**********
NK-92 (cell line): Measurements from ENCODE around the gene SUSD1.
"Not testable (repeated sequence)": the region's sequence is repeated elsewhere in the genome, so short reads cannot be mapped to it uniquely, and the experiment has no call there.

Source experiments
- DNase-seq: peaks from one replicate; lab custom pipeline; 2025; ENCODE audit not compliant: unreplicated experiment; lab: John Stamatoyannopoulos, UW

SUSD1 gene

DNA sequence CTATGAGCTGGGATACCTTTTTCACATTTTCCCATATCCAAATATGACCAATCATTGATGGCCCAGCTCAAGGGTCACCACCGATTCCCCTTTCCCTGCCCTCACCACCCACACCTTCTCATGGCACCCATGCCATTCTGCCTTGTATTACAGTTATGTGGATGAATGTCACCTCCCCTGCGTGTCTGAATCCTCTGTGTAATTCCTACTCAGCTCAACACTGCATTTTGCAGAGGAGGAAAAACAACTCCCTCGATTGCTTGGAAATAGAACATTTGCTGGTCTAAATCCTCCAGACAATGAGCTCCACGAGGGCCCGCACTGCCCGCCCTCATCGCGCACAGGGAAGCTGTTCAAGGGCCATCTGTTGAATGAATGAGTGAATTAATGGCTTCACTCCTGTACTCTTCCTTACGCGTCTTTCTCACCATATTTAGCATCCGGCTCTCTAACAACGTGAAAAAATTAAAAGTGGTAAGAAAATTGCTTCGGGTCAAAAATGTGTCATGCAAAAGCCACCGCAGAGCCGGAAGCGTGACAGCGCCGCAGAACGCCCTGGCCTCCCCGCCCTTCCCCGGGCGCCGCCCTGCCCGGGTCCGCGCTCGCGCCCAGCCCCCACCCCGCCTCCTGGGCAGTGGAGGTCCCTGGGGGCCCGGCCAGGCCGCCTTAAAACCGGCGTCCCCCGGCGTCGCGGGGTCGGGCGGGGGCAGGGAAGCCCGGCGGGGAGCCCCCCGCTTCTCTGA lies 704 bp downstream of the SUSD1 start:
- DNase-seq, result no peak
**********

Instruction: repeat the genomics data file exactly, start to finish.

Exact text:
NK-92 (cell line): Measurements from ENCODE around the gene SUSD1.
"Not testable (repeated sequence)": the region's sequence is repeated elsewhere in the genome, so short reads cannot be mapped to it uniquely, and the experiment has no call there.

Source experiments
- DNase-seq: peaks from one replicate; lab custom pipeline; 2025; ENCODE audit not compliant: unreplicated experiment; lab: John Stamatoyannopoulos, UW

SUSD1 gene

DNA sequence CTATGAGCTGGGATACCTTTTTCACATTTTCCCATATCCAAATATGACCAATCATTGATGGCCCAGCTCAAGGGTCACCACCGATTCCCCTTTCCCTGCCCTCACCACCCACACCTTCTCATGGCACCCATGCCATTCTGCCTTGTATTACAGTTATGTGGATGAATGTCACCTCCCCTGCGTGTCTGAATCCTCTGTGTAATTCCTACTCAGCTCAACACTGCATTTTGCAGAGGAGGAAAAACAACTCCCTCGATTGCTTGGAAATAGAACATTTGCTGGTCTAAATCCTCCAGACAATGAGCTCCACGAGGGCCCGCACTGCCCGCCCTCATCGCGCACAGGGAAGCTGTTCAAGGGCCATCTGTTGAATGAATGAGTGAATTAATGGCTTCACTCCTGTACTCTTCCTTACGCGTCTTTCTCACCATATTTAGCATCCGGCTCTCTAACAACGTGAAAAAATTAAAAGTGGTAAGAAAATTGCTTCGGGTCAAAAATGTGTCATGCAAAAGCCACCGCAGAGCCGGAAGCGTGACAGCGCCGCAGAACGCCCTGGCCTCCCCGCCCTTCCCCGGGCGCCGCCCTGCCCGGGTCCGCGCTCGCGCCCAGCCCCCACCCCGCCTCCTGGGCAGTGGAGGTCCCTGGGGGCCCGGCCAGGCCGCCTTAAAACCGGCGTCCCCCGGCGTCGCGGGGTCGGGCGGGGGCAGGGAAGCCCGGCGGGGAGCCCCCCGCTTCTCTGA lies 704 bp downstream of the SUSD1 start:
- DNase-seq, result no peak